If you’re bored at work and wracking your brain for some interesting careers for people over 40 you need to read this first.
It might be tempting to comb through the internet for lists of careers until you find something that strikes your fancy and then start on a career journey with this new, exciting path in mind.
But just because you’re feeling bored now doesn’t mean that something you find “interesting” is the solution to your problems.
Today, I want to give you a couple of the other things you should be thinking about when searching for a career that will rescue you from your current one.
Interesting Careers For People Over 40
Why should it matter whether you’re over or under 40?
Bored is bored, right?
Well yes and no.
While boredom doesn’t change with age, what you find interesting might.
You also need to consider that at 40, even though you are feeling bored, you’re probably feeling other things too. At this stage in your life it’s not just about excitement.
You want a career that feels like YOU.
Beyond that, your life is much more complicated in many ways than it was in your 20’s. While you’re probably not still going to all-night parties and living with more drama in your love life than the Kardashians, you do have plenty more things to consider.
You may have other people to worry about as well as other responsibilities.
So while pulling up a list of interesting careers may leave you thinking, “That would be fun!” chances are the career wouldn’t be for you.
There are just too many complexities and layers in your personality and life to be able to pick your next career off a list.
Could it happen?
But it means you’d have to get lucky.
That’s why searching for an “interesting” career when you’re 40 or older is dangerous. There’s just too much other stuff to consider.
So if it isn’t about just adding excitement to your life so you don’t fall asleep at your desk, what other things do you need to be thinking about?
What’s meaningful to you: Do you need to be working in a “helping” career like therapy or coaching? Maybe you need to work in a company that creates something or does something you care about, like a solar energy company. Or maybe what’s most meaningful to you is to have the time to do what you want, when you want.
All of those things will have different implications as far as choosing a career.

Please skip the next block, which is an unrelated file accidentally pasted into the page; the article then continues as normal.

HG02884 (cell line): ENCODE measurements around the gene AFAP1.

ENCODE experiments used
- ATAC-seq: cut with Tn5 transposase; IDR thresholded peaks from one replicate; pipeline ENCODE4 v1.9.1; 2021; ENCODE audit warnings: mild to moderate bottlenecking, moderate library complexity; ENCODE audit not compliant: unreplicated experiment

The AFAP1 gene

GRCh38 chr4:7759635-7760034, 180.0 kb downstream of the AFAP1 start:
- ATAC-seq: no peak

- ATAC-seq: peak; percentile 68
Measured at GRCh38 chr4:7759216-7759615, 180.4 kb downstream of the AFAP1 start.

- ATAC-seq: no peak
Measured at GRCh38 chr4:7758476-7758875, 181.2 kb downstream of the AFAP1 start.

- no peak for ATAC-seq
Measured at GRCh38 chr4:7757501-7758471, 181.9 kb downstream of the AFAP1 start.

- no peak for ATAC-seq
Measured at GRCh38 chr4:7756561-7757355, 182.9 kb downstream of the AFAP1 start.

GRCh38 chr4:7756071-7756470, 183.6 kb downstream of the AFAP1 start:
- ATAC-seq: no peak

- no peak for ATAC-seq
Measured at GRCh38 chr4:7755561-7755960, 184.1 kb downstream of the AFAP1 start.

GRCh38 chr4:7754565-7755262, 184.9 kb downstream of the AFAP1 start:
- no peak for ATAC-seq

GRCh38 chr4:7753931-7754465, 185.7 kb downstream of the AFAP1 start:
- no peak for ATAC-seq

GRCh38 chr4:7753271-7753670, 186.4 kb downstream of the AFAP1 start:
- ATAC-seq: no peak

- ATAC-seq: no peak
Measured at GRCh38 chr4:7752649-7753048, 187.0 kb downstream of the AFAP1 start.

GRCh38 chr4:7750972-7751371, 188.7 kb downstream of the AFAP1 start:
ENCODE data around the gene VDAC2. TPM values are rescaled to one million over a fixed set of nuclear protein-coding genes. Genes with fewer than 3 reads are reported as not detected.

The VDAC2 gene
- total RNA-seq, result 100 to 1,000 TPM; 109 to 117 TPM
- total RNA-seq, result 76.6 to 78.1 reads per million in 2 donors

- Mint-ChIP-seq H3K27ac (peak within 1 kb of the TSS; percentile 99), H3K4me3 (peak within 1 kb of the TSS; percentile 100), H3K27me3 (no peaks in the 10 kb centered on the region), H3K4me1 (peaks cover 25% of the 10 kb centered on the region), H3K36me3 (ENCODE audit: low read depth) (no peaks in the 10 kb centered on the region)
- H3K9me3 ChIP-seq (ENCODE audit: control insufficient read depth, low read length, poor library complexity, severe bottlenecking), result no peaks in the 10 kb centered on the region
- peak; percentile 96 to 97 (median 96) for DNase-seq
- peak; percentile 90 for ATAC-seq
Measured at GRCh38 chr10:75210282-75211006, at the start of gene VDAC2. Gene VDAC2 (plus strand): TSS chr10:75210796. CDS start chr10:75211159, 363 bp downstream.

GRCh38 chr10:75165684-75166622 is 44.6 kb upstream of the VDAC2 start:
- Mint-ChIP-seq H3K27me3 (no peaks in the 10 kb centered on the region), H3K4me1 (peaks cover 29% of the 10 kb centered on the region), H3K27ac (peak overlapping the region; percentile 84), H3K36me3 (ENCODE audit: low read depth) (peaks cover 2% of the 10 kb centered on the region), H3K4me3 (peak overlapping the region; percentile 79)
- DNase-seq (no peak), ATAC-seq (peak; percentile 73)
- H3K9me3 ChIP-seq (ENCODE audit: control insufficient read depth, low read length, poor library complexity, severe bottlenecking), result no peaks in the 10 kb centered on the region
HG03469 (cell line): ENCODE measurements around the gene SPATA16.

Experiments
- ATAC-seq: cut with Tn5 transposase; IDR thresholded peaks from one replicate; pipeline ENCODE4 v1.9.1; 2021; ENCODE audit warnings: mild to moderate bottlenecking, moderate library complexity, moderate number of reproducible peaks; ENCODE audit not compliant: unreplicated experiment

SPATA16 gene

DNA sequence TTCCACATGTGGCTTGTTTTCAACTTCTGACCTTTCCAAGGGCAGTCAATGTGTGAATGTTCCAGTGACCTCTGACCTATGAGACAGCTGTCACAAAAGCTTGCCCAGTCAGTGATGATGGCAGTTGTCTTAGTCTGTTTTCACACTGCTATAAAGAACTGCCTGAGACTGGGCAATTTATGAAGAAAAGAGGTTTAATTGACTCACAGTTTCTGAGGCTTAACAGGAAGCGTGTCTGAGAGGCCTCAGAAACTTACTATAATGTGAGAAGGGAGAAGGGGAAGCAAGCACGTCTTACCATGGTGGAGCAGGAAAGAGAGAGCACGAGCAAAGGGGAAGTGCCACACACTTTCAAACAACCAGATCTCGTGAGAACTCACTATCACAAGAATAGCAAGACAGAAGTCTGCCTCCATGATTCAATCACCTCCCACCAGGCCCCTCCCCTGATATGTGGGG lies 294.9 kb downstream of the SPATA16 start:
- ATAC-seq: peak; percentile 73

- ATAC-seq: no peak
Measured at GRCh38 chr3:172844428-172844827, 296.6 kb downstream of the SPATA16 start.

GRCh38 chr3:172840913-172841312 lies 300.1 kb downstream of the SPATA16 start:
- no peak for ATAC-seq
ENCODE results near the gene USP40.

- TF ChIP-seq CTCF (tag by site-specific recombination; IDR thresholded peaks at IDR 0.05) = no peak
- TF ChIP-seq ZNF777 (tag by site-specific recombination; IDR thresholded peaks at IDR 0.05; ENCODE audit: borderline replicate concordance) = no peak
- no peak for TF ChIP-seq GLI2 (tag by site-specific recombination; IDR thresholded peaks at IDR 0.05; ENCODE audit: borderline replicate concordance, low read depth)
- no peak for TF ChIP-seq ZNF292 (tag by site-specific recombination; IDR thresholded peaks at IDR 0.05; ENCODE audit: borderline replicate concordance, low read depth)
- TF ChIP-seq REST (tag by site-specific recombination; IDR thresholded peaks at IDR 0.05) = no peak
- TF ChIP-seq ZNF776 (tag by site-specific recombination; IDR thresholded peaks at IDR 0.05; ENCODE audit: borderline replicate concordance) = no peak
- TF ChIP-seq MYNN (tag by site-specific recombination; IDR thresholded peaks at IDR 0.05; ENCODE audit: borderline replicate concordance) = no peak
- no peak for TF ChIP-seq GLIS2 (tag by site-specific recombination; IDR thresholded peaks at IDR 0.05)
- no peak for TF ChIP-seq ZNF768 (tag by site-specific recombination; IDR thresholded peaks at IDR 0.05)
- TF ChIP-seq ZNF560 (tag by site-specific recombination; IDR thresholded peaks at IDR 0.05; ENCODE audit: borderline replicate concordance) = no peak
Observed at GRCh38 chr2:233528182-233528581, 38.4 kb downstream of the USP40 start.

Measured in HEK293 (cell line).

How do you like to work?: Lots of people say to me, “I’d love to be able to work from home in my pajamas!” But then they reveal that they are extroverts who thrive on interaction with other people. That just doesn’t add up, because soon they will be feeling isolated and alone.
If you consider how you like to work, but also how you work best – how you actually get the most and best work done, you will get some insight into your career choice. Maybe you should be working from home, or maybe you should be someone who travels and meets new people every day.
What responsibilities do you have? Do you think it would be amazing to be a travel photographer? A flight attendant? Run away with the circus? Maybe you’d find these careers highly interesting. Maybe you’d even call them your dream job – except for one thing – they all require too much travel for your current responsibilities. If you’re not willing to sell everything and jump into one of these jobs with both feet, you’re going to need to find an alternative.
What limitations do you have? We’d all like to believe we are limitless. And we are. But that doesn’t mean you’ve reached your full potential right now. You might not have the education or experience that you’d need to start one of the interesting jobs you pull off a list. So you have to consider not only where you are, but also how much time and effort you’re willing to dedicate at this point in your life to those goals. Do you want to do what it takes to complete med school right now? Maybe, maybe not. You decide.
What to Consider
I’m not saying you shouldn’t look at lists of interesting careers for people over 40, I’m just saying that you have much more to consider when looking at those lists than just whether a job interests you.
These are a few factors to consider. What do you think? Is there more you need to think about? Is it considering all these things a part of what’s keeping you stuck?
I’d love to hear from you!
If you still have fears about your career change, sign up for my Cheat Sheet for a Fear Free Career Change here!